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A comparison of the efficiencies of bromates and nitrates in the separation of the rare earth elements… Wylie, Dorothy Elinore 1933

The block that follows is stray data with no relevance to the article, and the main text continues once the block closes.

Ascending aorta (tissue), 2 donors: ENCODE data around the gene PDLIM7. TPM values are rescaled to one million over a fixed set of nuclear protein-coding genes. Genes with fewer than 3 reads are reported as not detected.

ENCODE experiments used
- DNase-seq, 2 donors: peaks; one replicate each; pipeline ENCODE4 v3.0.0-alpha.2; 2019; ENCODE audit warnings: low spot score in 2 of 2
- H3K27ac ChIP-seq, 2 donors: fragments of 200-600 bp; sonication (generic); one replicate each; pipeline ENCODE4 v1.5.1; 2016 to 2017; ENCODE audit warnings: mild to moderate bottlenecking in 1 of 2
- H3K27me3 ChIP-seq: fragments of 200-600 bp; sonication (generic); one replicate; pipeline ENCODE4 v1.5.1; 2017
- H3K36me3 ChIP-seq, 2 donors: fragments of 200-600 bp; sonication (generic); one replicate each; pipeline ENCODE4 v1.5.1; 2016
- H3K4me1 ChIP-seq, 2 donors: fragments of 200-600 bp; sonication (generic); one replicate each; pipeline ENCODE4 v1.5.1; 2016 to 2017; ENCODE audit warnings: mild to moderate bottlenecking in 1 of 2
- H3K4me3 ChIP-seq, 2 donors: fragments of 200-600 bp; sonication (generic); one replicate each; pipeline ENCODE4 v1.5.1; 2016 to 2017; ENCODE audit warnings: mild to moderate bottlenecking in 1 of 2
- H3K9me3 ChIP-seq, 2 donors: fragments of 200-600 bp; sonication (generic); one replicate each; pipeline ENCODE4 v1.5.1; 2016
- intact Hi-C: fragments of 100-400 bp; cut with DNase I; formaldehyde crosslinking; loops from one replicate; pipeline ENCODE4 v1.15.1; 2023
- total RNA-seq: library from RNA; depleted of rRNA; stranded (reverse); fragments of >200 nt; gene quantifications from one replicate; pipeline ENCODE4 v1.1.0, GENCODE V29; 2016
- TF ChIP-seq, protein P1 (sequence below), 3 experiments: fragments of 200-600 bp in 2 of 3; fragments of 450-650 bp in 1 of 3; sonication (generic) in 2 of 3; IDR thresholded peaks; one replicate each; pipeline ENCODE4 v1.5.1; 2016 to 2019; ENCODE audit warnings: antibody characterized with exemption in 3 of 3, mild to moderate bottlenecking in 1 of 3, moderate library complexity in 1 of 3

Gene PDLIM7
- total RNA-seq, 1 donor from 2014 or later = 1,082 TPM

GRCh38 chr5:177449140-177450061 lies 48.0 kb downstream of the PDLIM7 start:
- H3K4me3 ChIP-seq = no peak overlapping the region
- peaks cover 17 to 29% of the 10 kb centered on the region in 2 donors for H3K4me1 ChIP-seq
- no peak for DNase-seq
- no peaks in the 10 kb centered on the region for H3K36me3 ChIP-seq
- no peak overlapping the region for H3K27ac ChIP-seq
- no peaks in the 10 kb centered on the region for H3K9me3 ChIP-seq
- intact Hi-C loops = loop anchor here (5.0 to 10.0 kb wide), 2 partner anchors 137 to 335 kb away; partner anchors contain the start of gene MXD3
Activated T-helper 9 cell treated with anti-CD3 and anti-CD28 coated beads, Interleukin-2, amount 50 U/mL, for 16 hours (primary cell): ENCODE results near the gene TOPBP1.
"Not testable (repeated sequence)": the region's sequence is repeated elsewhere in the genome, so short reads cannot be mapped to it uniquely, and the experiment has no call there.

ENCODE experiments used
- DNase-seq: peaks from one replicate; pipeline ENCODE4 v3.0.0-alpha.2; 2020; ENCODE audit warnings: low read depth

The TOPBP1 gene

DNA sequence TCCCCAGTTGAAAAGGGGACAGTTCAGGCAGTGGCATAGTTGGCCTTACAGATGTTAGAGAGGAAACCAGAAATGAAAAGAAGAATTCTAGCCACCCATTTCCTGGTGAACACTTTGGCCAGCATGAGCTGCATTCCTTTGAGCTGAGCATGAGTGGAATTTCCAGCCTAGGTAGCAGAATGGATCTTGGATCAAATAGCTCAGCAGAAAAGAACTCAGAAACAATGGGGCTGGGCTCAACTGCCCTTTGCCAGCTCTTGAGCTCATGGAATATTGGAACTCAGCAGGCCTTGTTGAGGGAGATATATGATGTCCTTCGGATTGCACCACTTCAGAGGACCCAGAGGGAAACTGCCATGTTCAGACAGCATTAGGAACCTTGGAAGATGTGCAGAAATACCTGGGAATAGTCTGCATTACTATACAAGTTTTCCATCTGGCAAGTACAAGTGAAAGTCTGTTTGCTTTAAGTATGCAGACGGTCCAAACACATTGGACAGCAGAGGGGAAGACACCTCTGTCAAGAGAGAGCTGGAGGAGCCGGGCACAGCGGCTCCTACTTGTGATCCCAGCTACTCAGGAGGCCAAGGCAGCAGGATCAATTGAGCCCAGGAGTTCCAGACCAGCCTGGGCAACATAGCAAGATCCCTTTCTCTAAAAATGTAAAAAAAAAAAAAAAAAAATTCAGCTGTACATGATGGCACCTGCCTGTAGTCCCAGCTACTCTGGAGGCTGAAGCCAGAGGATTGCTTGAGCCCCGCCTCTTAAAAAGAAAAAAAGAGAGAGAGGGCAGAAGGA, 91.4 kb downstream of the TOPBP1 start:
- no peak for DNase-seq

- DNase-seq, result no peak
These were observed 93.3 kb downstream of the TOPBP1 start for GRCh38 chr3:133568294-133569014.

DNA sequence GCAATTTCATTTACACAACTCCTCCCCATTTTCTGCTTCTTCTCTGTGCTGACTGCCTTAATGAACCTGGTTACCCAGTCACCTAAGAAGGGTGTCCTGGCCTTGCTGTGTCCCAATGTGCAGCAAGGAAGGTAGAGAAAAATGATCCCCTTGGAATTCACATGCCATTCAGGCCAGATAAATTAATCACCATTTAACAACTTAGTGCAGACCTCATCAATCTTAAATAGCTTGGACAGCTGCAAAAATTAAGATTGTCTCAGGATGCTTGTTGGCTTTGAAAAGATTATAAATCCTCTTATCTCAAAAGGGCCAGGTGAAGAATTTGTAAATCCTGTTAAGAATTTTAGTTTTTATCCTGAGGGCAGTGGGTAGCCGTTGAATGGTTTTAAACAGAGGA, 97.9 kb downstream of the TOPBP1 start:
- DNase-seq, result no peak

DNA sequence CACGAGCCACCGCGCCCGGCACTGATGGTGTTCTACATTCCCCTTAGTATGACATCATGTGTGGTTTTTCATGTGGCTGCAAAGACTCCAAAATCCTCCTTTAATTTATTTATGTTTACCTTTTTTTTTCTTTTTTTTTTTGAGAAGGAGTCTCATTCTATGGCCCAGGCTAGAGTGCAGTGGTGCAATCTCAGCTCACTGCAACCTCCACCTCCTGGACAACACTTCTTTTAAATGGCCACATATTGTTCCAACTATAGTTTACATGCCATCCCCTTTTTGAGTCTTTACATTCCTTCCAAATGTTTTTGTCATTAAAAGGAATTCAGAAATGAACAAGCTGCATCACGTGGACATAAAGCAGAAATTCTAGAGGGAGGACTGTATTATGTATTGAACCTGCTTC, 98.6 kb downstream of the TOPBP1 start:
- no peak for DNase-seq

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•A. COMPARISON. OF .THE EFFICIENCIES OF BROMATES AND NITRATES IN THE SEPARATION OF THE RARE EARTH ELEMENTS FROM ONE ANOTHER • • ' by Dorothy S l i n o r e Wylie o o o o o -A; :THES IS; SUBWITIED FOR TEE DEGREE OF M A S T E R OF APR T S. IN.THE DEPARTMENT C H E M I S T R Y o o o o o o THE UNIVERSITY OF BRITISH COLUMBIA A p r i l , 1952 TABLE OF CONTENTS.. A. I n t r o d u c t i o n . Page 1 B. H i s t o r i c a l . . . Page 2 C. Experimental Page 5 D. Pr e p a r a t i o n of the S a l t s . . . . . Page. 7 Se r i e s A.A. N i t r a t e s > Page 7 Se r i e s B.B. Bromates. Page 7 E. Pr e p a r a t i o n of Samples . . > Page 9 F. D i s c u s s i o n of R e s u l t s . Page 11 G. Summary Page 13. P l a t e I Page 15 (1) A COMPARISON OF THE EFFICIENCIES  OF 3R0MATES AND NITRATES IN THE SEPARATION OF THE RARE EARTH ELEMENTS FROM ONE ANOTHER» A. INTRODUCTION: Increased i n t e r e s t i s being taken i n the elements of the Rare Earth Group Owing to t h e i r growing impor-tance i n i n d u s t r y and t o the f a c t that they o f f e r i n t e r e s t -ing s t u d i e s from the viewpoint of atomic s t r u c t u r e , o r i g i n e t c . In every case, however, progress i s retarded owing to the extreme d i f f i c u l t y w i t h which, they may be separated from one another. The i s o l a t i o n or i d e n t i f i c a t i o n of the i n d i v i d u a l jse&ibers of t h i s group covers a period ox some'130 years, the f i r s t member being discovered i n 17S4 whereas the existence of the l a s t was only demon-s t r a t e d i n 1926. During t h i s period a great many methods have been used f o r the s e p a r a t i o n and p u r i f i c a t i o n of the elements, methods i n v o l v i n g i n the main part d i f f e r e n c e s i n the s o l u b i l i t i e s of simple or double s a l t s of the elements, or d i f f e r e n c e s i n the b a s i c i t i e s of the oxides. As a r e s u l t the i n d i v i d u a l members of the e n t i r e group have been i s o l a t e d i n s u f f i c i e n t amounts to allo w of t h e i r i d e n t i f i c a t i o n as elements, even though very few have 1. H a r r i s with H o p k i n s — J .A. C-S. > 48, 1586. (2). been prepared i n . a s t a t e 02 atomic p u r i t y i n any q u a n t i t y , and these only a f t e r extensive f r a c t i o n a l c r y s t a l l i s a t i o n s . The methods used, have n a t u r a l l y v a r i e d w i t h each i n v e s t i g a t o r and as a r e s u l t the l i t e r a t u r e i s f i l l e d w i t h c o n f l i c t i n g statements as to the r e l a t i v e s o l u b i l i t i e s , e t c . , and whereas.separation of the elements has been ac-complished by v a r i o u s means, there i s no c l a i m rcade as t o the method used being the most e f f i c i e n t one. The r e s u l t has been therefore t o use f o r p r e l i m i n a r y s e p a r a t i o n s , methods that have been shown t o be f a i r l y s u c c e s s f u l , and the general separations the f i n a l p u r i f i c a t i o n g e n e r a l l y depends 011 the person who i s working on the p a r t i c u l a r problem* B. _ HISTORICAL: D u r i n g the concentration of i l l i n i u m i t was obvious that although a great' d e a l of data was a v a i l a b l e regarding methods f o r producing a s e p a r a t i o n of the rare e a r t h e l -ements from one another, any t h i n g i n the way of a compar-a t i v e study o f these methods was l a c k i n g * P r e l i m i n a r y s e p a r a t i o n of cerium group earths i s g e n e r a l l y accomplished by the f r a c t i o n a l c r y s t a l l i z a t i o n of a double s a l t , u s u a l l y the double magnesium n i t r a t e . I n the case o f the yttrium.group earths, f r a c t i o n a t i o n of the bromates appears to be the method most f r e q u e n t l y used (5) although the simple n i t r a t e s have a l s o been recommended. Our or;n i n t e r e s t , as has been pointed out i n previous papers, i s d i r e c t e d c h i e f l y towards t h e f i n d i n g of a more e f f i c i e n t method f o r the concentration of i l l i n i u m than was used f o r i t s i s o l a t i o n . Consequently our e f f o r t s have been d i r e c t e d towards a comparative study of the e f f e c t of c r y s t a l . l i z i n g as many d i f f e r e n t s a l t s as p o s s i b l e i n the hope t h a t some one s a l t might prove Eore e f f e c t i v e i n per-m i t t i n g of a concentration of a p a r t i c u l a r element than the others. In every case therefore i d e n t i c a l m a t e r i a l was used, and the cond i t i o n s of c r y s t a l l i z a t i o n maintained as n e a r l y the same i n a l l cases as p o s s i b l e . The e f f e c t of the f r a c t i o n a t i o n was i n each case observed by com-paring t h e a b s o r p t i o n s p e c t r a of s o l u t i o n s made up from a d e f i n i t e volume of saturated s o l u t i o n from each f r a c t i o n . The r e s u l t s from such a study of t h e spectra obtained from v a r i o u s s e r i e s of s a l t s o f the--cerium group earths have 2 2,5. been re p o r t e d , and i t was p o s s i b l e from such a comparative study.-to note that c e r t a i n s a l t s a r e more e f f e c t i v e i n b r i n g i n g about a r a p i d separation of c e r t a i n elements than are the others. Consequently a great d e a l of time may be saved by s e l e c t i n g the s a l t to be used, f o r p r e l i m i n a r y separation as c a r e f u l l y as that f o r the f i n a l p u r i f i c a t i o n . A s i m i l a r i n v e s t i g a t i o n as t o the r e l a t i v e e f f e c t s 2. Pearce with H a r r i s — T . R . S - C > Sec. I l l , 1930, 145. 3, Wylie -vi'th H a r r i s — T . R . S . C , Sec. I l l , 1951, 107. (4) of the f r a c t i o n a l c r y s t a l l i z a t i o n of s a l t s of the r a r e e a r t h s obtained, from g a d o l i n i t e was c a r r i e d out. The s a l t s u sed were the s i m p l e n i t r a t e s and the bromates as these have proved more e f f e c t i v e i n the separation of the y t t r i u m group e a r t h s . The f r a c t i o n a l c r y s t a l l i z a t i o n of the bromates was i n t r o d u c e d by James i n h i s c l a s s i c a l work on the y t t r i u m group earths. I n .'his l a t e r paper on the "Separation of the Rare E a r t h s B he sugges.ts f o u r d i f f e r e n t methods f o r a t t a c k i n g the crude o x a l a t e s , depending on the c o n c e n t r a t i o n of the l a t t e r . F o r the separation of the crude y t t r i u m earths he recommends the f r a c t i o n a l c r y s t a l l i s a t i o n of the bromates. He c o n v e r t e d the oxalates t o t h e anhydrous s u l p h a t e s by t r e a t i n g them w i t h a s l i g h t .excess of s u l -p h u r i c a c i d and h e a t i n g u n t i l a l l l u s e s o f s u l p h u r i c a c i d c eased t o be e v o l v e d . The i g n i t e d s u l p h a t e s were d i s s o l v e d i n c o l d water and a f a i r l y s t r o n g s o l u t i o n of them were . added t o b a r i u m bromate, covered w i t h a l a y e r of water and h e a t e d on a steam b a t h . The whole was f i l t e r e d when decom-p o s i t i o n was completed and the b a r i u m s u l p h a t e w e l l washed w i t h hot water-* The c l e a r l i q u i d was e v a p o r a t e d u n t i l c r y s t a l s formed and the..mother l i q u o r and c r y s t a l s were f r a c t i o n a l l y c r y s t a l l i s e d . . • -U s i n g t h i s method James found that'Samarium and 4, G. James—J.A. C-S. , 1208, 50,182.; 1912, 34,757. <6> GafioliEium r a p i d l y s e p a r a t e d i n t h e l e a s t s o l u b l e c r y s t a l s , * f o l l o w e d by Dysprosium, Holmium and Y t t r i u m , whereas the most s o l u b l e f r a c t i o n s c o n t a i n e d p r a c t i c a l l y pure Erbium, This method has been used e x t e n s i v e l y since by r a r e e a r t h w o r k e r s i n the Y t t r i u m group-. F r a c t i o n a l c r y s t a l l i z a t i o n of t h e n i t r a t e s was . -6., . f i r s t used by Dewarcay who found that t h i s method was p a r t i c u l a r l y e f f e c t i v e when the mixture of e a r t h s con-t a i n e d no element of a t o m i c weight l e s s t h a n that of d^rpsiuBU , Baur and Marc found t h e method very e f -f i c i e n t f o r sepa r a t i n g g a d o l i n i u m from y t t r i u m and i t has s i n c e been u s e d e x t e n s i v e l y by U r b a i n and o t h e r s . Q. • EXPEHIKSITAL::-. S t a r t i n g w i t h t h e crude o r e , t h e r a r e e a r t h s were e x t r a c t e d and a f t e r p u r i f i c a t i o n samples of these were t a k e n and converged i n t o bromates and n i t r a t e s . F r a c t i o n a l c r y s t a l l i z a t i o n o f the two s e r i e s was c a r r i e d out i n o r d e r t o determine-which.salt brought about the b e t t e r s e p a r a t i o n o f members o f .the y t t r i u m group. The m a t e r i a l used had i t s source i n Norwegian Gadolinit-e. The e a r t h s were 'extracted w i t h h y d r o c h l o r i c a c i d o r c o n c e n t r a t e d sodium h y d r o x i d e f o l l o w e d by n i t r i c a c i d e x t r a c t i o n , these '-extract&nts h a v i n g been shown t o be . . . 7, the 'most e f f i c i e n t ones f o r t h i s m i n e r a l . Thife: l i q u o r 6v Bernarcy.y—Cozra?. Bend., 1896, 122, 728.-6, Baur & M a r c — B e r . , 1901, 54, 2460. 7. Horn's-Peorce ~T.H.S-C". s S e c I I I , 1929 , 61. (6) containing the earths was then d i l u t e d , and the earths p r e c i p i t a t e d .as the hydroxides by ammonia. • The mixture was f i l t e r e d , washed- thoroughly, and then taken i n t o s o l u t i o n i n the Biinirsim amount of n i t r i c a c i d . The r e s u l t i n g s o l u t i o n was d i l u t e d , heated, and the oxalates p r e c i p i t a t e d by the a d d i t i o n of excess of satu r a t e d o x a l i c a c i d s o l u t i o n . These were f i l t e r e d , washed s e v e r a l times with water and again f i l t e r e d , d r i e d and i g n i t e d to the oxides i n a muffle. Since the presence of cerium renders the prep-a r a t i o n of the torornate d i f f i c u l t , owing to the a c i d character of s o l u t i o n s of cerium sulphate, i t i s necessary to remove even the small amounts of cerium which are present i n gudolinit-e* The oxides were extracted with n i t r i c a c i d c o n t a i n i n g a l i t t l e hydrogen peroxide and the small amounts of i n s o l u b l e m a t e r i a l f i l t e r e d out. The f i l t r a t e was d i l u t e d to s e v e r a l tiroes i t s o r i g i n a l volume and brought to n e u t r a l i t y by the a d d i t i o n of ammonia. Marble ships and s o l i d potassium b r ornate were no?; added and the s o l u t i o n brought to b o i l i n g . A f t e r allowing.the mixture to c o o l j the b a s i c cerium was f i l t e r e d out and the earths i n the s o l u t i o n p r e c i p i t a t e d as the hydroxides with •ammonia* • ..• -These were washed thoroughly by decantation and then d i s s o l v e d i n n i t r i c a c i d * The s o l u t i o n was then evaporated u n t i l the n i t r a t e s c r y s t a l l i z e d out followed by t h e i r s o l u t i o n i n r/ater unci the p r e c i p i t a t i o n of the earths as oxalates w i t h subsequent i g n i t i o n to the oxides. De -PREPARATION OF THE SALTS.. Samples of the p u r i f i e d oxides weighing 250 grams were • taken i n each case-, •SERIES .A.A. NITRATES-. The oxides were moistened with water and then warmed with concentrated n i t r i c a c i d u n t i l s o l u t i o n was e f f e c t e d . The s o l u t i o n was t h e n evaporated u n t i l c r y s -t a l l i z a t i o n was almost complete upon c o o l i n g to room temperature. The s a l t was then c r y s t a l l i z e d from con-centrated n i t r i c a c i d u n t i l a s e r i e s of eight f r a c t i o n s had been b u i l t up s new f r a c t i o n s being s t a r t e d w i t h s i x t h , eleventh., s i x t e e n t h , twenty-fourth, f o r t y second and f i f t i e t h pourings, making a t o t a l of f i f t y - t w o c r y s t a l -l i z a t i o n s i n the case of f r a c t i o n one, cold two i n the case of f r a c t i o n seven. .-. ~ SF;RIPS B.B. BROMATES. - - 8-, I n a paper published by H a r r i s i t was pointed out that the c l a s s i c a l method f o r t h e preparation of the bromates i s that of James. I t was a l s o shown how-e v e r , that d i f f i c u l t y is/encountered when t h i s method i s used f o r t h e preparation of the bromates of the cerium 8. J.A.CS, , 53, 2475, 1951*. (8). group e a r t h s s when larg e amounts o f the more b a s i c members a r e p r e s e n t . At t h e same t i m e the method i n v o l -v i n g as i t does t h e d e c o m p o s i t i o n of the s u l p h a t e r a d i c a l by the o x a l a t e i o n , I s o b j e c t i o n a b l e f r o m the s t a n d p o i n t c f the c o p i o u s e v o l u t i o n of fumes > and t h e n e c e s s i t y f o r .the s o l u t i o n o f t h e r e s u l t i n g s u l p h a t e s i n I c e water* The method by H a r r i s e l i m i n a t e d these o b j e c t i o n a b l e f e a t u r e s s and so i t was deemed a d v i s a b l e t o attempt t o a p p l y i t to t h e y t t r i u m group e a r t h s . The second sample o f o x i d e s was moistened .with water t o a l l o w o f r e a d y p e n e t r a t i o n by t h e a c i d and. the n t r e a t e d - w i t h s m a l l p o r t i o n s of s u l p h u r i c a c i d (1:5)' a l -l o w i n g the l i q u o r to reach n e u t r a l i t y b e f o r e subsequent a d d i t i o n of a c i d , i l l en the p o i n t had been reached a t which t h e l i q u o r remained acid., the m i x t u r e was gen t l y h e a t e d u n t i l n e u t r a l i t y was a g a i n a t t a i n e d . ' The a d d i t i o n of a c i d ?;as then c a r r i e d out on a hot p l a t e u n t i l a f a i n t l y a c i d s o l u t i o n p e r s i s t e d . When such a c o n d i t i o n was reached t h e m i x t u r e was e v a p o r a t e d t o d r y n e s s . When dry, the sulphates were removed and p u l v e r i s e d , and i g n i t e d i n s m a l l p o r t i o n s w i t h f r e q u e n t s t i r r i n g o v e r a s t r o n g f l a m e u n t i l a l l e x c e s s a c i d had been removed and t h e anhydrous s a l t o b t a i n e d . T h i s v/as q u i c k l y t r a n s f e r r e d t o a d r y , p r e v i o u s l y weighed c o n t a i n e r , r o u g h l y weighed and t r a n s -•ferred i m m e d i a t e l y while s t i l l h ot t o a b e l l j a r which was e v a c u a t e d . Froia t h e weight of the sulphates' the amount o f water n e c e s s a r y f o r t h e i r s o l u t i o n was c a l c u l a t e d and measured i n t o a l a r g e b e a k e r , f h e n c o o l the s u l p h a t e s were removed i n s m a l l p o r t i o n s and s p r i n k l e d w i t h v i g -orous s t i r r i n g i n t o t he w a t e r where t h e y d i s s o l v e d f a i r l y r e a d i l y g i v i n g a s o l u t i o n n e u t r a l to l i t m u s . A s a t u r a t e d s o l u t i o n o f b a r i u m bromate'was • pre-pared | the s u l p h a t e was added t o t h i s i n s m a l l p o r t i o n s making s u r e t h e r e was always an excess of b a r i u m i o n i n s o l u t i o n and the s o l u t i o n was k e p t a t 100° and s t i r r e d m e c h a n i c a l l y . When a l l t h e s u l p h a t e s o l u t i o n was added, t h e barium s u l p h a t e p r e c i p i t a t e was f i l t e r e d o u t . The s o l u t i o n o f r a r e e a r t h b r o i s a t e s thus o b t a i n e d was e v a p o r a t e d s l o w l y on a steam b a t h u n t i l c r y s t a l s formed, t h e n t h e bromates were p l a c e d i n the c o l d and a l l o w e d to • c r y s t a l l i z e - . -F*- PREPARATION -OF SAMPLES: As was r e p o r t e d i n nrevicus p a p e r s , i n o r d e r t o compare t h e r e l a t i v e s e p a r a t i o n s over the e n t i r e s e r i e s a t the f i n a l cr y s t a 11 i za t i o n and t o a s c e r t a i n i f p o s s i b l e the r e l a t i v e amounts o f the v a r i o u s e a r t h s i n each f r a c -tio-n, - ea-ch- s e r i e s was t a k e n and a c i d o r wa t e r added t o the f r a c t i o n s and r e c r y s t a l l i s a t i o n e f f e c t e d so t h a t t h e ' volumes of l i q u o r and c r y s t a l s were approximately the same. Since the a c i d r a d i c a l has a marked e f f e c t on the a b s o r p t i o n spec t r a of rare earth s o l u t i o n s I t was deemed • a d v i s a b l e to convert the s a l t s i n each case to the n i t r a t e s f o r s p e c t r o s c o p i c examination. The I n d i v i d u a l f r a c t i o n s of the two s e r i e s were ther e f o r e maintained at constant temperature f o r several hours i n order to permit of e q u i l i b r i u m between the s o l i d and l i q u i d being reached. 10 c. c. samples of the saturated s o l u t i o n s were then withdrawn, t r a n s f e r r e d t o l a r g e beakers and eva-porated to dryness. The r e s i d u e s were taken up i n water and the earths p r e c i p i t a t e d as the hydroxides by means of ammonia. The p r e c i p i t a t e s were washed wit h water, d i s s o l v e d i n a l i t t l e n i t r i c a c i d , the s o l u t i o n d i l u t e d and the r a r e earth oxalates p r e c i p i t a t e d from hot s o l -u t i o n by means of o x a l i c a c i d . These were th en i g n i t e d t o the oxides. The oxides a f t e r weighing,: : f o r reference purposes, \?ere moistened with a l i t t l e water and- d i s s o l v e d i n concentrated n i t r i c a c i d and evaporated to dryness« They were.taken up In water containing a l i t t l e hydrogen -peroxide and evaporated s e v e r a l times to expel 1 a c i d . 5 c c . of d i s t i l l e d water were added to each d r i e d sample . and warmed s l i g h t l y to e f f e c t s o l u t i o n . Except i n the cases of f r a c t i o n s seven and e i g h t of the n i t r a t e s e r i e s , c l e a r s o l u t i o n s were obtained. In 'these samples, however* ( I I ) a b c s i c s a l t p r e c i p i t a t e d and was f i l t e r e d out. Con-s e q u e n t l y w i t h t h e e x c e p t i o n of t h e s e two f r a c t i o n s , each sample r e p r e s e n t e d t h e amount o f r a r e e a r t h s c o n t a i n e d i n 10 c c o f the o r i g i n a l s a l t s o l u t i o n and now c o n t a i n e d i n 5 c«o. o f s o l u t i o n as the n i t r a t e . The s o l u t i o n s were photographed t h r o u g h a 5 e r a . c e l l . The a b s o r p t i o n bands r e c o r d e d were compared t o t h e spectrum of a s t a n d a r d i r o n a r c , and a l 3 o t o the a b s o r p t i o n o b t a i n e d from s t a n d a r d s o l u t i o n s of neodysiura, samarium, e r b i u m and h o i Mum., photographed t h r o u g h the same c e l l . P. DISCUSSION OP RESULTS: The photographs o b t a i n e d f rom t h e s o l u t i o n s d i s -c u s s e d above a r e r e p r o d u c e d i n P l a t e I . An i t e r p r e t a t i o n of these a b s o r p t i o n s p e c t r a i s e g r e c o m p l i c a t e d t h a n i n t h e case of a s e r i e s composed of elements of the cerium group a l o n e . In the s e r i e s d i s c u s s e d i n t h i s paper, i n a d d i t i o n t o h a v i n g members of the y t t r i u m group e a r t h s p r e s e n t s m a l l amounts of cerium group elements a r e p r e s e n t c a u s i n g o v e r l a p p i n g o f a b s o r p t i o n bands. L i k e w i s e , s e v -e r a l members of the y t t r i u m group e a r t h s y i e l d s o l u t i o n s t h a t have b u t l i t t l e or no a b s o r p t i o n i n t h e v i s i b l e r e g i o n of the spectrum. I t th u s i s p o s s i b l e at t h i s s t a g e t o o b t a i n o n l y a g e n e r a l i d e a as t o the r e l a t i v e ' e f f e c t i v e n e s s of each s a l t i n --reducing s e p a r a t i o n s of i n d i v i d u a l members of the r a r e earth group. (IB) e om The s o l u t i o n s of the bromates v a r i e d i n colour f r o m c o l o r l e s s i n t h e f i r s t f r a c t i o n , to a d a r k p i n k i n the t h i r d one, f a d i n g away t o a v e r y p a l e t i n t I n t h l a s t two. The o x a l a t e s f r om f r a c t i o n 1 were white s f r 2 and 3, p ink, from 4 and 5. white . and f r o m S, ? and 8 pink, •The a b s o r p t i o n s p e c t r a - i n d i c a t e s t h a t t h e r e i s a r a p i d c o n c e n t r a t i o n of neodymium and samarium-in the head f r a c t i o n s , whereas the erbium c o n c e n t r a t e s i n t h e l e a s t s o l u b l e f r a c t i o n s . A p r e l i m i n a r y s t u d y of ab-s o r p t i o n bands would i n d i c a t e the c o n c e n t r a t i o n o f Europium i n F r a c t i o n 1, Samarium, Terbium and Needy nil urn i n F r a c t i o n s 2 and 3, Dysprosium i n F r a c t i o n 4,•fiolmium i n F r a c t i o n 5, a c o l o u r l e s s e a r t h ( p o s s i b l y y t t r i u m ) : i n F r a c t i o n 8 and E r b i u m i n F r a c t i o n s ? and 8. The bromates would appear t o be o f most use i n s e parating Neodymium and Samarium from Eolmiuin, Y t t r i u m and E r b ium i n a p r e l i m i n a r y f r a c t i o n a t i o n of a s e r i e s c o n t a i n i n g a l l of the Y t t r i u m Group e a r t h s t o g e t h e r w i t h some of the cerium Group. The f i n a l s o l u t i o n s f r o m the n i t r a t e s v a r i e d f r o m a l m o s t c o l o u r l e s s i n F r a c t i o n 1 t o a deep p i n k i n F r a c t i o n 5. F r a c t i o n 6 showed a s l i g h t orange colour,. F r a c t i o n ? a -deep orange, and F r a c t i o n 8 a deep y e l l o w c o l o u r . In photographing the a b s o r p t i o n S p e c t r a ' o f these solutionis (IS); i t was i m p o s s i b l e t o o b t a i n ixnif or.; i n t e n s i t y i n the l a s t t h r e e f r a c t i o n s owing t o t o t a l a b s o r p t i o n f r o m y e l l o w t o v i o l e t . I n the photographs produced, the l&wer f i g u r e r e p r e s e n t s the r e s u l t s o b t a i n e d b y p r o l o n g e d e x -posure of t h e t h r e e l o w e r f r a c t i o n s . The i n t e n s i t y of t h e bands i n th e s e cases cannot t h e r e f o r e be used f o r c o m p a r i s i o n w i t h t h e o t h e r exposure-??,. The n i t r a t e s b r i n g about a t o t a l l y d i f f e r e n t o r d e r o r s e p u r a t i o n t o t h a t produced b y the f r a c t i o n a l c r y s t a l l i z a t i o n of t h e bromates. Terbium, Europium, Dysprosium and Samarium appear t o concentrate i n t h e head f r a c t i o n s f o l l o w e d b y Holroiuia, E r b i u m and f i n a l l y Neo-dyaiium, a l t h o u g h i t i s d i f f i c u l t t o i n t e r p r e t the S p e c t r a of t h e l a s t t h r e e f r a c t i o n s as i n d i c a t e d p r e v i o u s l y . The v a l u e of the n i t r a t e s would appear to be i n .the r a p i d s e p a r a t i o n o f Samarium from Beodymium i n an Y t t r i u m group mixture i n wh i c h t h e s e elements a r e present. I t would a l s o prove an e f f e c t i v e means of s e p a r a t i n g Terbium, Europium and p o s s i b l y G a d o l i n i u m from such a m i x t u r e , G« SUMMARY:. • k p r e l i m i n a r y s t u d y of t h e e f f e c t ' o f c r y s t a l l i s a t i o n o f • i d e n t i c a l m a t e r i a l as t h e b r o i a a t e s , and as the n i t r a t e s has been made. Tiie o r d e r o f s o l u b i l i t i e s of t h e s a l t s i n each s e r i e s d i f f e r s . F o r the r a p i d s e p a r a t i o n of Erbium, o r of Neodj'mium and Samarium front an Y t t r i u m group m i x t u r e the bromates are- t o be recommended f o r t h e p r e l i m i n a r y s e p a r a t i o n . ' ' The n i t r a t e s appear t o o f f e r a s p l e n d i d means, f o r t h e r a p i d c o n c e n t r a t i o n o f Europium, Terbium and G a d o l i n i u m from a g e n e r a l m i x t u r e * (15)